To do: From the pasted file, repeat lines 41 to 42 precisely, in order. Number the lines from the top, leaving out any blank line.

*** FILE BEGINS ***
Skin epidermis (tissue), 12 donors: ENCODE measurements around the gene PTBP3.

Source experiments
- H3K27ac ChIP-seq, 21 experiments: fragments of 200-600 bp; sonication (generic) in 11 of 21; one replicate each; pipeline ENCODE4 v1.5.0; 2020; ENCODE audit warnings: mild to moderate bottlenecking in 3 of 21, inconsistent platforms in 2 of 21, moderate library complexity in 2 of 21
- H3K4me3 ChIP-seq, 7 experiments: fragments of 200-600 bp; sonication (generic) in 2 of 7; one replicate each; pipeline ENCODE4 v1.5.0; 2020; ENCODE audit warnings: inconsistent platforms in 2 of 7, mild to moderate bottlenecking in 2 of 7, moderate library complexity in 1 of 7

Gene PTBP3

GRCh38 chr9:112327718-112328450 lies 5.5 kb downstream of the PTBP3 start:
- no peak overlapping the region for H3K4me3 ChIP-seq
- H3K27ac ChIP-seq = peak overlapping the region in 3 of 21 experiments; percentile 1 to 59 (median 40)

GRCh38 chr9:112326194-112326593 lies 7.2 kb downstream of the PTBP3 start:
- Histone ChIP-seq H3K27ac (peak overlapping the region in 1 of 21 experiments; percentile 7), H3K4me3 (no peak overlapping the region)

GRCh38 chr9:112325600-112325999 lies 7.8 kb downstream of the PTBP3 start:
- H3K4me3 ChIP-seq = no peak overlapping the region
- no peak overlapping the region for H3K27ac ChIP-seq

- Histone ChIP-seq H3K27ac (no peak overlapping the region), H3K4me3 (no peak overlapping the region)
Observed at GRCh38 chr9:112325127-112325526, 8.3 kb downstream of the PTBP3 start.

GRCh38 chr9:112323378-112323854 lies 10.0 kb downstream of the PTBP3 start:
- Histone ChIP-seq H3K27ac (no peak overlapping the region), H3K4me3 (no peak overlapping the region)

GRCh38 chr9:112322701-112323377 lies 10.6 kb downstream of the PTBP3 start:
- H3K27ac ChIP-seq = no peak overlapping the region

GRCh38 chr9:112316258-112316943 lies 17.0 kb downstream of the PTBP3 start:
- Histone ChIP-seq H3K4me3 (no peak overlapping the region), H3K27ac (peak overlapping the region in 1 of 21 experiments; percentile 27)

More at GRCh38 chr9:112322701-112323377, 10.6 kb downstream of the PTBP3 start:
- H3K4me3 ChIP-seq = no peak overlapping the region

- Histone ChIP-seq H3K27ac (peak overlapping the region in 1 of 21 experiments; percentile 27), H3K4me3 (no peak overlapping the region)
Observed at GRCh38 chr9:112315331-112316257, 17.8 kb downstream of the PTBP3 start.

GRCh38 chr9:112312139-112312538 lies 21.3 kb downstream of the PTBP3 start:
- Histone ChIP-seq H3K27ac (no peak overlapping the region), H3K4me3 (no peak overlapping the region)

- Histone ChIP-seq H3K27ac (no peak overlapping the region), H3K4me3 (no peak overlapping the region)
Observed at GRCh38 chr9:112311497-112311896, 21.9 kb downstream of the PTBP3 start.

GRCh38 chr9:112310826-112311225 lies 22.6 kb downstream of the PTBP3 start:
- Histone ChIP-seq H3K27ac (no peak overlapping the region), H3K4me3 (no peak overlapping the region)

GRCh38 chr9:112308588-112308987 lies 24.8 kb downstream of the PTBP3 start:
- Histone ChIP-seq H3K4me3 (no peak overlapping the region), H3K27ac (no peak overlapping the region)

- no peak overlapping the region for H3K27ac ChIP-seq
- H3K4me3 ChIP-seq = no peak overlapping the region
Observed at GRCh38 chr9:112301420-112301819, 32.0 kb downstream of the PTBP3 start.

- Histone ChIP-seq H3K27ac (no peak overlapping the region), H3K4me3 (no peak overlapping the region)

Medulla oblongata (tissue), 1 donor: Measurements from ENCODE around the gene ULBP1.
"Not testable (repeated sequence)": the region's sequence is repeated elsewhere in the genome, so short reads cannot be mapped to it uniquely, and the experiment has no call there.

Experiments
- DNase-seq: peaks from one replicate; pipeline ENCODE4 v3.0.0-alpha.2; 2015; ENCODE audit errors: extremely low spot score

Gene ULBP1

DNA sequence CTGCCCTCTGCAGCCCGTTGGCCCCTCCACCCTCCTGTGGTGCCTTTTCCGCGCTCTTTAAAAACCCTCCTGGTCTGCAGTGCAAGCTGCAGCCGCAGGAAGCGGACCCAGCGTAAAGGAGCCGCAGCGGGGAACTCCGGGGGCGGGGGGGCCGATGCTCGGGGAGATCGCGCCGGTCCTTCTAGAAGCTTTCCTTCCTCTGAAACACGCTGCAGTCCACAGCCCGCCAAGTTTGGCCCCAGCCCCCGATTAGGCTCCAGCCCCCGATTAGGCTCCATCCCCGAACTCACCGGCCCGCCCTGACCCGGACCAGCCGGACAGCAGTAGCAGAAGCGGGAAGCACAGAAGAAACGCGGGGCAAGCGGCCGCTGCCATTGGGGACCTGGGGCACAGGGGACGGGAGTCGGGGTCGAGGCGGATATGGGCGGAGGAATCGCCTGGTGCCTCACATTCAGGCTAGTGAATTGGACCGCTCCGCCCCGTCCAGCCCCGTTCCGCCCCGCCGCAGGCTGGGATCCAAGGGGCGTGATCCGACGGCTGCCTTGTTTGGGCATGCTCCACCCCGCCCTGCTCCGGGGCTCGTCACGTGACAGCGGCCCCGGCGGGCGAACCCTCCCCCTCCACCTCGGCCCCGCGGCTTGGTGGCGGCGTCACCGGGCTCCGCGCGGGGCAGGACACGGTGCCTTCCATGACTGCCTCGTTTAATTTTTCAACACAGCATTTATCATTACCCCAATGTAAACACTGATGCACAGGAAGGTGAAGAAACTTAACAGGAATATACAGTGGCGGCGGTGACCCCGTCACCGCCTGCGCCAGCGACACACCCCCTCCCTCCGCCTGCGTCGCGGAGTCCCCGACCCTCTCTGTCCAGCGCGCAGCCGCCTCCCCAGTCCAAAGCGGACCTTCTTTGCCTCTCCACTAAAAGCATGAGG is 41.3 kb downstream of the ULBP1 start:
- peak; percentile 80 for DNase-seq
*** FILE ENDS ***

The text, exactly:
- DNase-seq: peaks from one replicate; pipeline ENCODE4 v3.0.0-alpha.2; 2015; ENCODE audit errors: extremely low spot score

Gene ULBP1